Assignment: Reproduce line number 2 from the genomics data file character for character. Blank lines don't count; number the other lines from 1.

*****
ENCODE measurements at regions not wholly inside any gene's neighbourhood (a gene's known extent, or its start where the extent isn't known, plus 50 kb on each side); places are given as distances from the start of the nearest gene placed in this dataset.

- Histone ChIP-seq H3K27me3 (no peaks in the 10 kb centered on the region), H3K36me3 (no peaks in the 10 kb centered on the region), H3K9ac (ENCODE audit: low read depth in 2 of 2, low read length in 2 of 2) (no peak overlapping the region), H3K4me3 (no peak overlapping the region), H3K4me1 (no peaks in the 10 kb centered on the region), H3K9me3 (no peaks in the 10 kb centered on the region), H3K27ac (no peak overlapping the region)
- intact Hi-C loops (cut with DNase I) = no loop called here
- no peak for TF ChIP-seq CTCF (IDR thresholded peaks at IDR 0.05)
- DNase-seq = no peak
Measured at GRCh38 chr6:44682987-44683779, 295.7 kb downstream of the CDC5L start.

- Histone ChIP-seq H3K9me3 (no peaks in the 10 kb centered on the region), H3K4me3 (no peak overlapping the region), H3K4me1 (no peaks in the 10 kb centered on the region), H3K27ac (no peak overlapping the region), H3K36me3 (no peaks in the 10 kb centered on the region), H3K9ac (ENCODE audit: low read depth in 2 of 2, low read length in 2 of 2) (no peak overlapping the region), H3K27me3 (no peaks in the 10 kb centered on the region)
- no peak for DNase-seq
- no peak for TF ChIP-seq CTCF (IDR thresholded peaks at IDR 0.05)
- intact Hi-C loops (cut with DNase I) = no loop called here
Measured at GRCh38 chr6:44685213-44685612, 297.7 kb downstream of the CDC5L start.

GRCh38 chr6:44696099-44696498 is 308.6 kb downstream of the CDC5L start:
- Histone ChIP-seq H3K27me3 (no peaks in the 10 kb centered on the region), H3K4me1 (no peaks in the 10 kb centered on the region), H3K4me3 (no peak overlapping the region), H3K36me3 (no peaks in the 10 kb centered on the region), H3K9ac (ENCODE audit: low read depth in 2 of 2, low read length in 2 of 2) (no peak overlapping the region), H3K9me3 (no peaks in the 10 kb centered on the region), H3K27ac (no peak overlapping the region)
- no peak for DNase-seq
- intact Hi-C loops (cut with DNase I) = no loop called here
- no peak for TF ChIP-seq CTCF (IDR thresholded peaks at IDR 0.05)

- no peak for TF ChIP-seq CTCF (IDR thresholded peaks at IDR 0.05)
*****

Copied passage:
- Histone ChIP-seq H3K27me3 (no peaks in the 10 kb centered on the region), H3K36me3 (no peaks in the 10 kb centered on the region), H3K9ac (ENCODE audit: low read depth in 2 of 2, low read length in 2 of 2) (no peak overlapping the region), H3K4me3 (no peak overlapping the region), H3K4me1 (no peaks in the 10 kb centered on the region), H3K9me3 (no peaks in the 10 kb centered on the region), H3K27ac (no peak overlapping the region)